Sneaking in at Number 2 is Chipmunk with his debut release I Am Chipmunk and thus easing the pain of single Oopsy Daisy being booted down to Number 3 by the big new releases of the week. Also new is Shakira with She Wolf at Number 4 which becomes her highest charting album since 2002 English language debut Laundry Service. As The Saturdays take a 2-8 tumble with misfiring single Forever Is Over, its parent album Wordshaker grabs a new entry at Number 9.
Back on the singles chart, the highest charting new single outside the Top 10 is It's Not The End Of The World But I Can See It From Here from Lostprophets which made its radio premiere as far back as August but only now is granted a proper store release. It is the first track lifted from forthcoming new album The Betrayed which perhaps sensibly is avoiding the end of year rush and will instead hit the shops in the new year sometime. For the moment the group can be satisfied with one of the biggest hit singles for some time, their highest charting release since Rooftops (A Liberation Broadcast) leapt to Number 8 in June 2006. [For those keeping track, this was the point at which Ian Watkins abandoned entirely the almost puritanical clean-living lifestyle he and the group had espoused and began moving into the rather darker areas which would lead to his very public downfall].
Also new at Number 20 is Mr Hudson with their new single White Lies. This is the follow-up to the enormously successful Supernova which as if in sympathy dips out of the Top 40 for the first time after a 12 week run during which time it peaked at Number 2. Both tracks are taken from the album Straight No Chaser which is released this week and is more or less assured of a Top 10 placing in seven days time.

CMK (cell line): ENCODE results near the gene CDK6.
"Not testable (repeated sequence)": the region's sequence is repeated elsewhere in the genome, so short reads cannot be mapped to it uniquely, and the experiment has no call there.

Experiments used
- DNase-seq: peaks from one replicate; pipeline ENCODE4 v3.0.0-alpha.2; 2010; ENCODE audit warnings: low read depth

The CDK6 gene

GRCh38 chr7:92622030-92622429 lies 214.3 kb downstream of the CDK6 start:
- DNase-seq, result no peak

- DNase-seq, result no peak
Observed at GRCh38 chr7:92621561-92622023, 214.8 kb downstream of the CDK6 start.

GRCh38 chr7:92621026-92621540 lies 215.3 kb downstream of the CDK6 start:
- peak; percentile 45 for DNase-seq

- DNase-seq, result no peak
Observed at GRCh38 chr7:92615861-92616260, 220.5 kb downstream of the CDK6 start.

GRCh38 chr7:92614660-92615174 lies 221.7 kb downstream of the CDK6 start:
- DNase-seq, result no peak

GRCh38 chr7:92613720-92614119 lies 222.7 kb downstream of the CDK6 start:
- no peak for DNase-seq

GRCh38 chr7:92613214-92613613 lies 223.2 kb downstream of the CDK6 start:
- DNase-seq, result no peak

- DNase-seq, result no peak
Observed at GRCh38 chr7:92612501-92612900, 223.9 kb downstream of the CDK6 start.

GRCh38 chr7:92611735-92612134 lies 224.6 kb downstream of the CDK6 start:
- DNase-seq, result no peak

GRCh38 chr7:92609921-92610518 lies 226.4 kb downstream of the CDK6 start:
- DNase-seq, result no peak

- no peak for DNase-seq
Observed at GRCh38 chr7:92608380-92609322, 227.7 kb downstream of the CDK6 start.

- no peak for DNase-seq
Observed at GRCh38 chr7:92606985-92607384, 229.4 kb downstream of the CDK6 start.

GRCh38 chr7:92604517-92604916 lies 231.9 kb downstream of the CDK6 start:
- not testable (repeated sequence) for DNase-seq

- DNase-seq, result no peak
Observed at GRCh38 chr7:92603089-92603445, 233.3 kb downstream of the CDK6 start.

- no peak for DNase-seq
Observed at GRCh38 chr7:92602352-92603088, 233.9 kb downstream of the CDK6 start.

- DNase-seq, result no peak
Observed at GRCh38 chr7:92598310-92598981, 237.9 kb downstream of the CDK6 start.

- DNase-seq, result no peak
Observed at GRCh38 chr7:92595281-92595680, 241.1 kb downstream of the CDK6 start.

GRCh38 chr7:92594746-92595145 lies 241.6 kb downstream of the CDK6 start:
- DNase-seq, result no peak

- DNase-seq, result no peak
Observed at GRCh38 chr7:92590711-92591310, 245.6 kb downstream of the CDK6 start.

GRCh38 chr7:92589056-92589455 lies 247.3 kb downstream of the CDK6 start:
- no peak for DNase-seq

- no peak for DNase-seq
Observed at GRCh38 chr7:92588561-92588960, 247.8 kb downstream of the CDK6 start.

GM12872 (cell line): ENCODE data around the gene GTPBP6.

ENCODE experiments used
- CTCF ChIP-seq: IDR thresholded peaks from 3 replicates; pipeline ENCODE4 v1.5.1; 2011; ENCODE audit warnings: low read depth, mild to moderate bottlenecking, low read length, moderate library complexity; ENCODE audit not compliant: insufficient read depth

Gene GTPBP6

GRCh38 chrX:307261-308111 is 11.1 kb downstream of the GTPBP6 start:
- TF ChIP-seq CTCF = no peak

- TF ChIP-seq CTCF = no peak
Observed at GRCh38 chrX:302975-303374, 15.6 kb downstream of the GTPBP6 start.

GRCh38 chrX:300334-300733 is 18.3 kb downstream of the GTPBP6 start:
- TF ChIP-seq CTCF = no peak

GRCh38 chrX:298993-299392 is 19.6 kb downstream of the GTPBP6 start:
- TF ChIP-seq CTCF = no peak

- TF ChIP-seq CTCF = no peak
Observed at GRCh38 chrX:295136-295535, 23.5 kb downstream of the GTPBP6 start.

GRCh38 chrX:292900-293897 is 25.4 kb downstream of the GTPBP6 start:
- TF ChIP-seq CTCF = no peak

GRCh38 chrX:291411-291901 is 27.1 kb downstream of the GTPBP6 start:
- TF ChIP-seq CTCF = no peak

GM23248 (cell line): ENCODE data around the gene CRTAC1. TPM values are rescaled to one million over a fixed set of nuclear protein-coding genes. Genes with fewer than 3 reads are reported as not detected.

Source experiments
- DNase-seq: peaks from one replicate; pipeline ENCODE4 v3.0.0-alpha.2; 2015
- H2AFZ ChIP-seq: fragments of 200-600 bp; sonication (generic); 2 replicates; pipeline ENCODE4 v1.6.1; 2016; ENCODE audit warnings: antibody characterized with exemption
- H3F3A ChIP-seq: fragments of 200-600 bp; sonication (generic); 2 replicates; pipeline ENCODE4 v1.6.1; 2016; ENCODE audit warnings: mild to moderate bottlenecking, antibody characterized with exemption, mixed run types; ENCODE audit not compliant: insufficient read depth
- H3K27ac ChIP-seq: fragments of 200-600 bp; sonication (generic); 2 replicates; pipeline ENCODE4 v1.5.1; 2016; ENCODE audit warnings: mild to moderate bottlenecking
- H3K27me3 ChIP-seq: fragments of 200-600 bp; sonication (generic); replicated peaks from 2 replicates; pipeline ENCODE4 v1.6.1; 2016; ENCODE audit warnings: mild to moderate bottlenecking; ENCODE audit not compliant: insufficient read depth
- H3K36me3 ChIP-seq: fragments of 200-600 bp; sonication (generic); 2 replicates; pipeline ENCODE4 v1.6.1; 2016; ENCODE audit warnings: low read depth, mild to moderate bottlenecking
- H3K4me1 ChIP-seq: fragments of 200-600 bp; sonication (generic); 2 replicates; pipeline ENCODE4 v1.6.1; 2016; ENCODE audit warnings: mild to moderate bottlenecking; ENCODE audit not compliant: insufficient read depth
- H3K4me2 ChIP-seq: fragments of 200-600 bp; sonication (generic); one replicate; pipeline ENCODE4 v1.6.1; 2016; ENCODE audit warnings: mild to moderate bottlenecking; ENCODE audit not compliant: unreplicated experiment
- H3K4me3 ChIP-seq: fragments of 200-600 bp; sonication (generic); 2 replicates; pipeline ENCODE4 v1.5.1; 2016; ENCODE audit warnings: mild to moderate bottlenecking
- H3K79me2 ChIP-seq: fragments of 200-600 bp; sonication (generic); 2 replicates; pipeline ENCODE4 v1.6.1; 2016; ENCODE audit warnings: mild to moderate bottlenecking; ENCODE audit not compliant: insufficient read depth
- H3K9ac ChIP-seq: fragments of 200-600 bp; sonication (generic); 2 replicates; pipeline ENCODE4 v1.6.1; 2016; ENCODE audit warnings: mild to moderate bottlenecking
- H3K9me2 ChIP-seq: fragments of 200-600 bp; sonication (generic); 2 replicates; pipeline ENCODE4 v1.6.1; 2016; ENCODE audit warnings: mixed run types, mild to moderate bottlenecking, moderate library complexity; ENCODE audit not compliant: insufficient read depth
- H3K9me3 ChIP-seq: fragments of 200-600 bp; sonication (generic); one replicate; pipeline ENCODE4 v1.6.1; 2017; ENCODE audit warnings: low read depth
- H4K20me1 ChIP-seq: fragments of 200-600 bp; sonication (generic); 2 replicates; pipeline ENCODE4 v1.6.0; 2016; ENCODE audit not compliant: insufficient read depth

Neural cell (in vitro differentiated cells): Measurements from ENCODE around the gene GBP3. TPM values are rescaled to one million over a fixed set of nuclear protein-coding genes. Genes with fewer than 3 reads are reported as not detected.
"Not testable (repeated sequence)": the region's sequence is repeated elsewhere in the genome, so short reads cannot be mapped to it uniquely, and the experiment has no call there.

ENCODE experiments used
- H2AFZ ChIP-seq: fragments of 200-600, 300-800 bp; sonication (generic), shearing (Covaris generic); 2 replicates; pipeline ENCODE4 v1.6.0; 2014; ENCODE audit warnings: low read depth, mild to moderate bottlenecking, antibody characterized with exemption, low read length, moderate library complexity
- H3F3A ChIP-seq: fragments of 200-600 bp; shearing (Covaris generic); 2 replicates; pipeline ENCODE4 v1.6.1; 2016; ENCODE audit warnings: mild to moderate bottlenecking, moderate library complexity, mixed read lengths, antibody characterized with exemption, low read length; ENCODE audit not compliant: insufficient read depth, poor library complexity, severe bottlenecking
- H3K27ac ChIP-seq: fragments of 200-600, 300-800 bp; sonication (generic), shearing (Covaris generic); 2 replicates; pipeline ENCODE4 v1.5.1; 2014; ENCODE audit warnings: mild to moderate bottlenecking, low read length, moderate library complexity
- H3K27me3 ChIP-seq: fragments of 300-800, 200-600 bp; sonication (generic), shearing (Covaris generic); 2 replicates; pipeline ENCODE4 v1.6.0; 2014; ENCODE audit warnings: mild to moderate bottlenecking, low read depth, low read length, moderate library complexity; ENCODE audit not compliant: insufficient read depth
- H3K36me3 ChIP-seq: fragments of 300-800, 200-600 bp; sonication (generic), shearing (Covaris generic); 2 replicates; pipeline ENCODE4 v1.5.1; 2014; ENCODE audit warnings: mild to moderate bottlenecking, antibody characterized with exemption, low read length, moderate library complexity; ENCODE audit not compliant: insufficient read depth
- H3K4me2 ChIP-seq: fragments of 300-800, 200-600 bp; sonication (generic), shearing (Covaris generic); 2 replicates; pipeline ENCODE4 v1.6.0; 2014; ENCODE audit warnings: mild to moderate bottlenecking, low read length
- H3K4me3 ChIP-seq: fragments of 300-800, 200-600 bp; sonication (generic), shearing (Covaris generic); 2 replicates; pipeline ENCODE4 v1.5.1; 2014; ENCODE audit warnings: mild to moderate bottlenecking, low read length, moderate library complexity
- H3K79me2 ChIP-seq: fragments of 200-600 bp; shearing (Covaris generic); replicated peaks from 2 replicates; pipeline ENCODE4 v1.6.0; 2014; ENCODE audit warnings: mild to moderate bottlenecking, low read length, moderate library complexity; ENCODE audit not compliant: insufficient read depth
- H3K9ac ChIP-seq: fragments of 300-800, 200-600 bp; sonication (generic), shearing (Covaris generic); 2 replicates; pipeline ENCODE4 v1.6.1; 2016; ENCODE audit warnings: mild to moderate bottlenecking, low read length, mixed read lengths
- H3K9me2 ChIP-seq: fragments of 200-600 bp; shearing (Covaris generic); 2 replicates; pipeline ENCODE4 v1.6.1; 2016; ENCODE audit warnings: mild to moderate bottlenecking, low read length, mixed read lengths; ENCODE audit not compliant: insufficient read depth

Now we all know better than to underestimate the power of television exposure in helping promote a single, and it is thanks to television commercials that Dominos from The Big Pink makes a much overdue chart entry at Number 29. The atmospheric record will be instantly familiar to anyone who has sat in front of a TV set over the last month, thanks to its use on a series of TV adverts for the Xbox 360. The single has been available since early September but only now finds its sales kickstarted, enough to give the London-based duo their first ever chart single.
Speaking of television, with the live X Factor shows having kicked off last weekend, we can now start playing the chart game of noting which of the songs performed by the contestants can boast the greatest sales leap during the week that follows. Leading the charge by a country mile this week is And I Am Telling You I'm Not Going which was performed by the irritating but early crowd favourite Danyl. Jennifer Hudson's version from the Dreamgirls soundtrack makes a flying leap to Number 32 to become a Top 40 hit for the first time ever. Although one of the signature songs from the musical, the only chart appearance made by the Jennifer Hudson recording was actually just a few weeks ago when it appeared at Number 58 after a rendition by one of the boot camp contenders. By a strange coincidence, it matches the original chart peak from 1982 of Jennifer Holliday's recording from the Original Broadway Cast album. Honours for the second most popular performance appear to go to Stacey whose rendition of The Scientist helps the Coldplay track to Number 59 in its first chart outing since its original 2002 chart run which saw it peak at Number 10.
Based on this formula it is not too unreasonable to expect similar jumps for the songs sung by both performers this weekend, although this is complicated by Danyl having sung a track from the new Whitney album which has only just now been released here and Stacey's performance of At Last apparently currently prompting a sales battle between Beyonce's version from the Cadillac Records soundtrack and the rather more famous version by Etta James.